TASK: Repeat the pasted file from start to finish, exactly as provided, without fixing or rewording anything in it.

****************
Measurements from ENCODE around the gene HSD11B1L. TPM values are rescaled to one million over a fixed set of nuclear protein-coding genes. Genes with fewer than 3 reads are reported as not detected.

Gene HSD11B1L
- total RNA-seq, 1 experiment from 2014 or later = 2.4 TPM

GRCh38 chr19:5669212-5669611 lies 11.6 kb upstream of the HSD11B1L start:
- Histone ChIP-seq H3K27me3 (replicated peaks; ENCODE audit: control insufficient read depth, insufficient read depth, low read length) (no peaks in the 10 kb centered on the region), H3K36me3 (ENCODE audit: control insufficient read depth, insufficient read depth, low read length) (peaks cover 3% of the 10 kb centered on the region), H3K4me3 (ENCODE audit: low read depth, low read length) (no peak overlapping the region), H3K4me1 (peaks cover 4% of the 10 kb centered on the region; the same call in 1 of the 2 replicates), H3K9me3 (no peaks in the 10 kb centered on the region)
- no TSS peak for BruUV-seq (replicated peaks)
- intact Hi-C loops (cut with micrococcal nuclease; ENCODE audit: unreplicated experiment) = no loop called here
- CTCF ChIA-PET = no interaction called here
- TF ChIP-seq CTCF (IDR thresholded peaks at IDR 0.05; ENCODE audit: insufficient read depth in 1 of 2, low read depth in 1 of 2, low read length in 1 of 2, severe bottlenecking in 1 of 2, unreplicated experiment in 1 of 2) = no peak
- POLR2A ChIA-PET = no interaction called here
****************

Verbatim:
Measurements from ENCODE around the gene HSD11B1L. TPM values are rescaled to one million over a fixed set of nuclear protein-coding genes. Genes with fewer than 3 reads are reported as not detected.

Gene HSD11B1L
- total RNA-seq, 1 experiment from 2014 or later = 2.4 TPM

GRCh38 chr19:5669212-5669611 lies 11.6 kb upstream of the HSD11B1L start:
- Histone ChIP-seq H3K27me3 (replicated peaks; ENCODE audit: control insufficient read depth, insufficient read depth, low read length) (no peaks in the 10 kb centered on the region), H3K36me3 (ENCODE audit: control insufficient read depth, insufficient read depth, low read length) (peaks cover 3% of the 10 kb centered on the region), H3K4me3 (ENCODE audit: low read depth, low read length) (no peak overlapping the region), H3K4me1 (peaks cover 4% of the 10 kb centered on the region; the same call in 1 of the 2 replicates), H3K9me3 (no peaks in the 10 kb centered on the region)
- no TSS peak for BruUV-seq (replicated peaks)
- intact Hi-C loops (cut with micrococcal nuclease; ENCODE audit: unreplicated experiment) = no loop called here
- CTCF ChIA-PET = no interaction called here
- TF ChIP-seq CTCF (IDR thresholded peaks at IDR 0.05; ENCODE audit: insufficient read depth in 1 of 2, low read depth in 1 of 2, low read length in 1 of 2, severe bottlenecking in 1 of 2, unreplicated experiment in 1 of 2) = no peak
- POLR2A ChIA-PET = no interaction called here